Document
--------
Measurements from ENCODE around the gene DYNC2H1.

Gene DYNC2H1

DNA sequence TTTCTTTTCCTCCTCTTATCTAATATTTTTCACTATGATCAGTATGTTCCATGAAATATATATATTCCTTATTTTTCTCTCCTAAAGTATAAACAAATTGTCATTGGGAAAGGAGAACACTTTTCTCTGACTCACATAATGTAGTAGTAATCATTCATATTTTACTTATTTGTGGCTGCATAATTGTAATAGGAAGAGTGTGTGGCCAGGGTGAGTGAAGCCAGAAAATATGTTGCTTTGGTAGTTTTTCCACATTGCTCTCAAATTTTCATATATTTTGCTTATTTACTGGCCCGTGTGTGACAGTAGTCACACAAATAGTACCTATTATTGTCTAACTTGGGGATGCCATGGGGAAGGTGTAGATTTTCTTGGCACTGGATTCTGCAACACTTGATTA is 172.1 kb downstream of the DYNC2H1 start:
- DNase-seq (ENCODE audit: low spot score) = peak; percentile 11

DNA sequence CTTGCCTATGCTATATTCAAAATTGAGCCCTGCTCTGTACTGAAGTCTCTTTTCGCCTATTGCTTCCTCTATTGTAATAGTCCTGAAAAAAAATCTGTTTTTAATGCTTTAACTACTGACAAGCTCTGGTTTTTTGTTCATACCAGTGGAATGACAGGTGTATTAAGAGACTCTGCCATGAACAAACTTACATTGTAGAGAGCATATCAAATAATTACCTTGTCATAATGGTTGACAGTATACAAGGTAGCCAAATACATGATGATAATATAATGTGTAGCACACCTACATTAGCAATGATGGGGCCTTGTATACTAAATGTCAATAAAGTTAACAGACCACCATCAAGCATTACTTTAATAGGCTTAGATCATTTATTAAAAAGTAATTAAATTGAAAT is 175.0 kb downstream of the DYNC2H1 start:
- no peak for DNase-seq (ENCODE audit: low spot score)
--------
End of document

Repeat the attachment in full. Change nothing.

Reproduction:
Measurements from ENCODE around the gene DYNC2H1.

Gene DYNC2H1

DNA sequence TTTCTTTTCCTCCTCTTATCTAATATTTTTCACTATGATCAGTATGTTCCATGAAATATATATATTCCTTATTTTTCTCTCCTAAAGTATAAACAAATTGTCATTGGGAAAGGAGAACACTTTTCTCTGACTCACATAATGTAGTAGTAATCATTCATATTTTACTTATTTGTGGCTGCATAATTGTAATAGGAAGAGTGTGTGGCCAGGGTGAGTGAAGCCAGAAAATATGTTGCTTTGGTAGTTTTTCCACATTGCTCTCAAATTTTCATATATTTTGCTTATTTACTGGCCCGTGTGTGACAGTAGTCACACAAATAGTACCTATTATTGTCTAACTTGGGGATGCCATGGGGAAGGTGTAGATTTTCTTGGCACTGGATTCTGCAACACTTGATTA is 172.1 kb downstream of the DYNC2H1 start:
- DNase-seq (ENCODE audit: low spot score) = peak; percentile 11

DNA sequence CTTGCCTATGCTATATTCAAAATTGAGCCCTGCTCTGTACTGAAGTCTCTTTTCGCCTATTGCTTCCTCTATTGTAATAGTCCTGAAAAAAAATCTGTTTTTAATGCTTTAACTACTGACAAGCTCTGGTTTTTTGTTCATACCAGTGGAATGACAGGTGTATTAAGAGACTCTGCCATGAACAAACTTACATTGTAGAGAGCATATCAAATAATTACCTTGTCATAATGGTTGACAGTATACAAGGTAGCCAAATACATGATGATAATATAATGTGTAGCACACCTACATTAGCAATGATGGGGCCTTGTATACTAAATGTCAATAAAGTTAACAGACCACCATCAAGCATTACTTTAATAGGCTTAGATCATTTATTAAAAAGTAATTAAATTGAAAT is 175.0 kb downstream of the DYNC2H1 start:
- no peak for DNase-seq (ENCODE audit: low spot score)